After Switzerland had qualified for the 2018 Olympics in February, national team coach Daniela Diaz told the media that her aim for this World Championship would be to stay in the top division. You may call it what you want, but this cannot be team Switzerland’s main goal — nonetheless, the bronze medalists from the 2014 Olympics failed to qualify for the World Championship semifinals for two years in a row. What can one expect from this year’s team?
The old guard
For the main part, Diaz has chosen a familiar squad for her second World Championship. In all likelihood, Florence Schelling, who plays for Linköping HC in Sweden, will mind Switzerland’s net. It would be more than surprising to see St. Cloud University’s Janine Alder or youngster Andrea Brändli get an opportunity in Michigan. In case of an injury, however, Diaz can count two very solid backup goaltenders.
Alongside Schelling and Alder, four other players who normally suit up in leagues outside of Switzerland will put on the red and white jersey once again. This group of “import skaters” is led by Minnesota Duluth’s Patty Kazmaier finalist Lara Stalder and Yale’s Phoebe Staenz, and is rounded off by captain Livia Altmann (a defender for the Colgate Raiders) and forward Anja Stiefel, who plays for Luleå HF in Sweden.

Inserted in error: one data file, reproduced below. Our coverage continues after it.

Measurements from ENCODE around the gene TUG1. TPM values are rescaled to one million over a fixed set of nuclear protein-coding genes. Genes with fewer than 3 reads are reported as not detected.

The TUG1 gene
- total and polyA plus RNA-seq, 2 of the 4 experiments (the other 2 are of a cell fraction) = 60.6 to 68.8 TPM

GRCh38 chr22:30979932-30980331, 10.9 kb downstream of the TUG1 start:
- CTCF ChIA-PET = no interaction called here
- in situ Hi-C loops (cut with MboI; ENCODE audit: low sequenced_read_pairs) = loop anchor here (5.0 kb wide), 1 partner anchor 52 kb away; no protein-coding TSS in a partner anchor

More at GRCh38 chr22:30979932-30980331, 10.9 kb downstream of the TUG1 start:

In addition, Diaz had originally chosen nine players from the ZSC Lions, the Swiss national champions. Forward Nina Waidacher, who played an outstanding season for the Lions in the Swiss Women’s Hockey League this year, unfortunately injured her shoulder in a training session. She was then replaced by Céline Abgottspon, a 21-year-old defender who plays for SWHL runner-up HC Lugano.
And while it may appear odd to include a 19-year-old in this list of seasoned veterans, Alina Müller is always a player to watch. Three years ago, the then 15-year-old showed her talent and skills to the world with an impressive showing at the Olympics. Now, Müller, who still prefers to play a final season for EHC Kloten’s U17 boys’ team, will return to her third World Championship. In Arosa at the Olympic Qualification tournament, the fierce and determined forward definitely put on a show, scoring eight points (three goals, five assists) in just three games.
And some new faces
Two players to keep an eye on in Plymouth are Lisa Rüedi and Rahel Enzler. The two are World Championship rookies — although Rüedi already played at the Olympic Qualifier — and they are set to make their debut on the big stage. The two 16-year-olds both still play for U17 boys’ teams in Switzerland. At the U18 World Championship, the two forwards put on an impressive performance: Rüedi scored six points (five goals and one assist) in five games; Enzler put up two goals and two assists.
So, what should one expect?
While I certainly believe that Daniela Diaz — and her team — want to notch a spot in the quarterfinals, the preliminary round will not be an easy task for the Swiss team. Basically, it is anyone’s game in Group B. Switzerland is certainly capable of beating Czechia (as they showed in Arosa), Sweden, and Germany. But in the past two years, they failed to win the games that really mattered at the World Championships. This streak might end in Michigan, or Switzerland could play against relegation for the second time in a row.